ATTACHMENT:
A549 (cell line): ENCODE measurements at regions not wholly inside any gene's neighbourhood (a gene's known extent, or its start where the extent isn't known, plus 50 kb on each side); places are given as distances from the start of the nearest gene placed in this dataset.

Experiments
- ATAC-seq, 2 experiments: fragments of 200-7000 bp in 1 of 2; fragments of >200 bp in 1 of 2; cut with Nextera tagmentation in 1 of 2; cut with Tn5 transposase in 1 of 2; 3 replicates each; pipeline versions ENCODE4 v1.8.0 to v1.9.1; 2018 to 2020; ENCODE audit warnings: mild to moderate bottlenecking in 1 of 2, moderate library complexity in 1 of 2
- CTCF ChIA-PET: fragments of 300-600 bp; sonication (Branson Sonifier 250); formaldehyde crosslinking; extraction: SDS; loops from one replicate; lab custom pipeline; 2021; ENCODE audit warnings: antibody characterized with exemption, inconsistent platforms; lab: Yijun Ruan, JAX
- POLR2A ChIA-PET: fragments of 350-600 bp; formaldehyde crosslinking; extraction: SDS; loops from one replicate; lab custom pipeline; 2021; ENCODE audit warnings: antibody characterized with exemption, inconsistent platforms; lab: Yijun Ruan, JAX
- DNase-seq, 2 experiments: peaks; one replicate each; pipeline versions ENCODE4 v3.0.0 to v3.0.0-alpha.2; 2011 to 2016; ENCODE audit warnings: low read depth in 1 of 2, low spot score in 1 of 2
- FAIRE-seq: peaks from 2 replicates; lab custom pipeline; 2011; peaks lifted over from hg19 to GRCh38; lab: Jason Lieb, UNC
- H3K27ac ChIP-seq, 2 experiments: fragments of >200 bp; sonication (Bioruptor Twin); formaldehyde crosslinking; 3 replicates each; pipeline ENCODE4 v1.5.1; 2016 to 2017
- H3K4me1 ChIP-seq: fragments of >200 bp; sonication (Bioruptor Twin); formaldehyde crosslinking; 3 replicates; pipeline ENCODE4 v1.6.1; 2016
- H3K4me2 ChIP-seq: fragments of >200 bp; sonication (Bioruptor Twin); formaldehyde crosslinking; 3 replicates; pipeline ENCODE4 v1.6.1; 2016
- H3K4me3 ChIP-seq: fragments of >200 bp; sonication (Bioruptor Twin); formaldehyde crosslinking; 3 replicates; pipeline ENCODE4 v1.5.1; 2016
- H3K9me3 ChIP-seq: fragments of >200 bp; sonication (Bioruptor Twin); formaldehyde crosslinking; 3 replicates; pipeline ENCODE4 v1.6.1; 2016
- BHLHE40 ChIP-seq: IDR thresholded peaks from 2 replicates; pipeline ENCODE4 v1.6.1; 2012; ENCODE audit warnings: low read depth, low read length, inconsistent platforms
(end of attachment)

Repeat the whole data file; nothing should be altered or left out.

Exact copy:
A549 (cell line): ENCODE measurements at regions not wholly inside any gene's neighbourhood (a gene's known extent, or its start where the extent isn't known, plus 50 kb on each side); places are given as distances from the start of the nearest gene placed in this dataset.

Experiments
- ATAC-seq, 2 experiments: fragments of 200-7000 bp in 1 of 2; fragments of >200 bp in 1 of 2; cut with Nextera tagmentation in 1 of 2; cut with Tn5 transposase in 1 of 2; 3 replicates each; pipeline versions ENCODE4 v1.8.0 to v1.9.1; 2018 to 2020; ENCODE audit warnings: mild to moderate bottlenecking in 1 of 2, moderate library complexity in 1 of 2
- CTCF ChIA-PET: fragments of 300-600 bp; sonication (Branson Sonifier 250); formaldehyde crosslinking; extraction: SDS; loops from one replicate; lab custom pipeline; 2021; ENCODE audit warnings: antibody characterized with exemption, inconsistent platforms; lab: Yijun Ruan, JAX
- POLR2A ChIA-PET: fragments of 350-600 bp; formaldehyde crosslinking; extraction: SDS; loops from one replicate; lab custom pipeline; 2021; ENCODE audit warnings: antibody characterized with exemption, inconsistent platforms; lab: Yijun Ruan, JAX
- DNase-seq, 2 experiments: peaks; one replicate each; pipeline versions ENCODE4 v3.0.0 to v3.0.0-alpha.2; 2011 to 2016; ENCODE audit warnings: low read depth in 1 of 2, low spot score in 1 of 2
- FAIRE-seq: peaks from 2 replicates; lab custom pipeline; 2011; peaks lifted over from hg19 to GRCh38; lab: Jason Lieb, UNC
- H3K27ac ChIP-seq, 2 experiments: fragments of >200 bp; sonication (Bioruptor Twin); formaldehyde crosslinking; 3 replicates each; pipeline ENCODE4 v1.5.1; 2016 to 2017
- H3K4me1 ChIP-seq: fragments of >200 bp; sonication (Bioruptor Twin); formaldehyde crosslinking; 3 replicates; pipeline ENCODE4 v1.6.1; 2016
- H3K4me2 ChIP-seq: fragments of >200 bp; sonication (Bioruptor Twin); formaldehyde crosslinking; 3 replicates; pipeline ENCODE4 v1.6.1; 2016
- H3K4me3 ChIP-seq: fragments of >200 bp; sonication (Bioruptor Twin); formaldehyde crosslinking; 3 replicates; pipeline ENCODE4 v1.5.1; 2016
- H3K9me3 ChIP-seq: fragments of >200 bp; sonication (Bioruptor Twin); formaldehyde crosslinking; 3 replicates; pipeline ENCODE4 v1.6.1; 2016
- BHLHE40 ChIP-seq: IDR thresholded peaks from 2 replicates; pipeline ENCODE4 v1.6.1; 2012; ENCODE audit warnings: low read depth, low read length, inconsistent platforms